The physicality he plays with can wear on offensive players, especially players that are usually given a free release at the line, and even if he misses an attempt to jam a running back or a tight end, he has the speed to recover and still make a play on the ball. His improvement in coverage comes from a conscious effort to be more physical and read the offense. Going into a contract year for him, this could pay some serious dividends for the Chiefs.
Being a linebacker, you are tasked with being able to cover backs and tight ends, as well as having to be the tackle-getters in the run game. The defensive line helps take up blocks and keep the linebackers clean so they can make tackles. Lee was not great in his first years at identifying where the play was going and getting to the hole. His ability to identify saw a major improvement, in my opinion, last year as well.
This play shows you his potential in a contract year for Lee. He sees the pulling blocks from the guard and TE coming, gets into the hole and takes on a double team. Getting lower than the blocks, his physicality makes him hard to move and forces the RB to try going around. pic.twitter.com/jABiYKsJfA— Daniel Harms (inharmsway19) (@D_Harms19) May 16, 2019
This was one of the more impressive things I saw out of Lee while going through his tape from 2018. If he can continue to improve like this in KC then there is a chance we could see an even better Lee in 2019. On the snap, he identifies two pulling blocks coming into the B gap to his side, so he takes on the block from both pulling players and gets slightly lower than both. By getting lower, it allows him to dig in and be much harder to move even by two guys that are bigger than him. This forces the running back to try and improvise and in doing so, runs right into the box safety.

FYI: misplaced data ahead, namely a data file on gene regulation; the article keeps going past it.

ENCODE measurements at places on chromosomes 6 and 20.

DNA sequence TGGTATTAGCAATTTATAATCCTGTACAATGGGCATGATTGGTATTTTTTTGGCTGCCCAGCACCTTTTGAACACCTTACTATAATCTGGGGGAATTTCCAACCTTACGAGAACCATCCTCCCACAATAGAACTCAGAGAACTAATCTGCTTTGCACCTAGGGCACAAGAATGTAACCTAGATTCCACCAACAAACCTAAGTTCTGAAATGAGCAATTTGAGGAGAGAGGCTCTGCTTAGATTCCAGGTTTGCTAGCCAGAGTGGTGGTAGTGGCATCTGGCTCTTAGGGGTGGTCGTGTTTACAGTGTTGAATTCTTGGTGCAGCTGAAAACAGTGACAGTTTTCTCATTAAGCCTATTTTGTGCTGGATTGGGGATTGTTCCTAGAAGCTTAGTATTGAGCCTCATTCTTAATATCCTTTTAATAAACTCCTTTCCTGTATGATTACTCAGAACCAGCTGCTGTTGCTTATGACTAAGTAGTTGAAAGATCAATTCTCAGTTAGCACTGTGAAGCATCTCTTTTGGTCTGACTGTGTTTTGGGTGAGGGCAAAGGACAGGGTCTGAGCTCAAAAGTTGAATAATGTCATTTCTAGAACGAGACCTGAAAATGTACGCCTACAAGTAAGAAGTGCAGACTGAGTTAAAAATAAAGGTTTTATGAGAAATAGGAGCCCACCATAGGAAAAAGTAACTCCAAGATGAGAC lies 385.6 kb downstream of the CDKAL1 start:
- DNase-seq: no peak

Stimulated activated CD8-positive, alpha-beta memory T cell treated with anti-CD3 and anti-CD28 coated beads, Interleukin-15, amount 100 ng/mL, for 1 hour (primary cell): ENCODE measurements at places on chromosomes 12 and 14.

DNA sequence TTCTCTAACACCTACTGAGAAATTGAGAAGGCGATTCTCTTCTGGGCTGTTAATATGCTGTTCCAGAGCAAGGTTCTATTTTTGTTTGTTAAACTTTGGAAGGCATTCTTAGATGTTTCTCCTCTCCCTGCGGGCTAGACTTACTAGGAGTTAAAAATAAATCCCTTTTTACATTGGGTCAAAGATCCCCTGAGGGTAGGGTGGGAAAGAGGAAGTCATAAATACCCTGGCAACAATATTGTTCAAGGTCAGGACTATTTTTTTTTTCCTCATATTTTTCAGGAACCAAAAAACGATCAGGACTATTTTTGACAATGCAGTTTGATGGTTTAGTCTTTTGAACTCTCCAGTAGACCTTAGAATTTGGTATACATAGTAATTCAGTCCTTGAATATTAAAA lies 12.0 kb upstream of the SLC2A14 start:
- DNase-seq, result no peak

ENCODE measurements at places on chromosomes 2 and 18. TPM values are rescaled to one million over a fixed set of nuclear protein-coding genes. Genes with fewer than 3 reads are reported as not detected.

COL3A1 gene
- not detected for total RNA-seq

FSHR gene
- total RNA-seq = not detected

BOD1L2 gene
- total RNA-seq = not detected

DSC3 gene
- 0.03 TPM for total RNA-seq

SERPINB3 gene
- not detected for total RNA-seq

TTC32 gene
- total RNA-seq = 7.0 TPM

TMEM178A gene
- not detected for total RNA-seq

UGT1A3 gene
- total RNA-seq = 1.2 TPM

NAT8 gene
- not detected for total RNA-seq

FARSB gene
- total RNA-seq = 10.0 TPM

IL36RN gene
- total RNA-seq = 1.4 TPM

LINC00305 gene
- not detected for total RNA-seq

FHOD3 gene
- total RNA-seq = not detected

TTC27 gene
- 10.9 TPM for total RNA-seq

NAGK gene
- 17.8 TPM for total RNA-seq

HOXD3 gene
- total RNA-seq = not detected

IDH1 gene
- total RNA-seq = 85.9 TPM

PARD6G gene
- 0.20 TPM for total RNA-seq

Lee made this play by identifying the run, where the pullers were going, and being physical at the point of attack. His ability to take on the double team is something he didn’t want to do in his first few seasons in the NFL. This acceptance of doing dirty work sometimes is how he’s going to continue to improve as a linebacker and overall player in the NFL.
Lee doesn’t have the biggest frame for a linebacker, and something he’s struggled with has been getting off of blocks from lineman to make plays in the run game. But as he’s gotten more comfortable in the NFL, his feel for the game has improved dramatically.
His speed makes it difficult for RBs, like Shady McCoy, to get to the edge and into the open field. Keeps his eyes in the backfield and breaks on McCoy trying to bounce it outside pic.twitter.com/ZZSkXanjfp— Daniel Harms (inharmsway19) (@D_Harms19) May 16, 2019
Lee doesn’t make this play two years ago; getting engaged with offensive lineman didn’t usually end well for him. But this play is all about feel and then pure speed. On the snap, Lee reluctantly creeps up to the line and finds himself in a wall of offensive lineman and loses the running back. But he feels the field to his left opening up as the play develops. Assuming the running back is going to look for open space, he disengages from the block and accelerates toward LeSean McCoy. As one of the more elusive backs in the NFL, keeping him from getting to the edge is a difficult thing to accomplish. But with Lee’s pure speed and proper pursuit angle, he does exactly that and prevents a possible big gain from McCoy.